A second mutation was recently discovered in research in South Africa. According to the government, it is named 501.V2. This variant has now also been detected in other countries, including Great Britain and France.
The -variations in England and South Africa are similar, but probably developed independently of each other,” said the German scientist Wolfgang Preiser, head of the Department of Medical Virology at the University of Stellenbosch in South Africa, the “ Welt”.
The -European health authority ECDC also announced in a risk assessment that the variant in South Africa had “no close evolutionary relationship” to that in Great Britain. However, it shows that the emergence of successful variants with similar properties may not be rare.
Another new coronavirus variant. According to the pan-African health organization Africa CDC, it is in Nigeria. It looks like it evolved separately from the virus mutants in South Africa and the UK, Africa CDC head John Nkengasong said in late December.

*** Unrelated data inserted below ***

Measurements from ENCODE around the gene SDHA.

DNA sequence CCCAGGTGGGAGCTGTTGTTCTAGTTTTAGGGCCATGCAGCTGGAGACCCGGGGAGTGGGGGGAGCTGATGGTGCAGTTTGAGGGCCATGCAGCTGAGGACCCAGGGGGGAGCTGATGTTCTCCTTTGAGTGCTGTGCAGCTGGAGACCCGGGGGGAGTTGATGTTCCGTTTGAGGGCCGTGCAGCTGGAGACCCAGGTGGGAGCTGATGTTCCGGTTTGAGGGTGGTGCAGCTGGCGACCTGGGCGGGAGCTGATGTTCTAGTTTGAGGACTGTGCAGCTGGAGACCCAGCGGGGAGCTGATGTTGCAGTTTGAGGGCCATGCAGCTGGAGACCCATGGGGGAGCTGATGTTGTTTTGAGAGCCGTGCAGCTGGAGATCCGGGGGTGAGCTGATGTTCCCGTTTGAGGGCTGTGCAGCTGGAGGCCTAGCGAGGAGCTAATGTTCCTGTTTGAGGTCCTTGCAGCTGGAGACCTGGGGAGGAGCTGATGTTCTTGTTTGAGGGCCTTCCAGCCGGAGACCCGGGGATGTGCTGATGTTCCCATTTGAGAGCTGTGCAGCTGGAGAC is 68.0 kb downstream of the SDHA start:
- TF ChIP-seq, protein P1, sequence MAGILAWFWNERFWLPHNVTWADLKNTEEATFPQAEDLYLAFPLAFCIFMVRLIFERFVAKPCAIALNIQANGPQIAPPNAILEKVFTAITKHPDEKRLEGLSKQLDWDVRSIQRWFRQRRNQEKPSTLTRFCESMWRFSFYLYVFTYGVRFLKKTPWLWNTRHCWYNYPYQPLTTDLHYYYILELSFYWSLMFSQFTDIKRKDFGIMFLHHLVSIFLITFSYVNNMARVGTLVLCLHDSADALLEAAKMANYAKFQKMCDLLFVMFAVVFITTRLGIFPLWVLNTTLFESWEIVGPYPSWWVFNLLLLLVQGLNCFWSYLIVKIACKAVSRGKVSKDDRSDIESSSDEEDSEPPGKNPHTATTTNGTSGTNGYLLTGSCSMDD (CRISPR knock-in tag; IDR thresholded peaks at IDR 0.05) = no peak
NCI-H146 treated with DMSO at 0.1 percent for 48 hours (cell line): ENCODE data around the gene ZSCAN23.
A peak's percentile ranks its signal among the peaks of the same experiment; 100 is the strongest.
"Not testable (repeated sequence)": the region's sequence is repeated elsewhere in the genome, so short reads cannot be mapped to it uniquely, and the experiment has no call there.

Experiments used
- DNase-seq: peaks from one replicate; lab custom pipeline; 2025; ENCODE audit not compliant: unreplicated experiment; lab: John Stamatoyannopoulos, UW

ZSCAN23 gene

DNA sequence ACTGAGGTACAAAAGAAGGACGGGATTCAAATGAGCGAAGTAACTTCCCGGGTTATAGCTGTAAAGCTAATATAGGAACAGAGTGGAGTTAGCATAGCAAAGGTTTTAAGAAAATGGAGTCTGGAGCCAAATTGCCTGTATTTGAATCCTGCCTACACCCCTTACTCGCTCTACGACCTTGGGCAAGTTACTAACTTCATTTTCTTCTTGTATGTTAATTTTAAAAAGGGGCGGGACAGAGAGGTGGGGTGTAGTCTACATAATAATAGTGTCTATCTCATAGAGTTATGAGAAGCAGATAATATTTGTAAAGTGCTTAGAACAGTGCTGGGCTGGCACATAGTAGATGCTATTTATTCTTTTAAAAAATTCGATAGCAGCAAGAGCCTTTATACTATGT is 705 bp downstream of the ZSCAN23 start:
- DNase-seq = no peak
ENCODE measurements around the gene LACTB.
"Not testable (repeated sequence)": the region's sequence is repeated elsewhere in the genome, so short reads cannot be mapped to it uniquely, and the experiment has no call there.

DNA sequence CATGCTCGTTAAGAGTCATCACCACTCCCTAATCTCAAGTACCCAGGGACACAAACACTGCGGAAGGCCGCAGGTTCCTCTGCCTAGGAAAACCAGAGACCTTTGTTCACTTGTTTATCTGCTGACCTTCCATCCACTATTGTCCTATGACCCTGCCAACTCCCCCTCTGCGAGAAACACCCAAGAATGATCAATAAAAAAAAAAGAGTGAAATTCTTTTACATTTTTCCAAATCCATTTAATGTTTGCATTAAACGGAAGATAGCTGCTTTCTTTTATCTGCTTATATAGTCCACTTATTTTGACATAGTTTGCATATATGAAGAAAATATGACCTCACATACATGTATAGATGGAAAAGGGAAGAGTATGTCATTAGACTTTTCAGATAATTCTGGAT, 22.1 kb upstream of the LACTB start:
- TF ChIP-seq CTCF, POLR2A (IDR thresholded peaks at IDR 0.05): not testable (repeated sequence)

However, there is still little data on it and further research is being carried out.
The -variant was discovered in two patient samples taken in August and October, according to a report from researchers in Nigeria. How widespread the new variant is in Nigeria or in other countries is not yet known.
What is the difference to the previous mutations?
The -genetic makeup of the coronavirus is constantly changing, which in itself is not unusual.
The -new corona mutation differs from the already known form by a change in the so-called spike protein of SARS-CoV-2. With this spike-like structure, the virus attaches itself to human cells and then penetrates them.
The -genetic changes caused by mutations can also change the properties of the virus and, for example, make it easier for it to infect human cells or to better escape the attacks of the immune system. It is still unclear whether this applies to the newly discovered virus variants in Great Britain and South Africa.
Prime minister Boris Johnson had recently said in the British Parliament that the new Corona mutation was up to 70 percent more contagious than the variant previously in circulation. That would mean that the new form could ensure that the virus spreads much faster.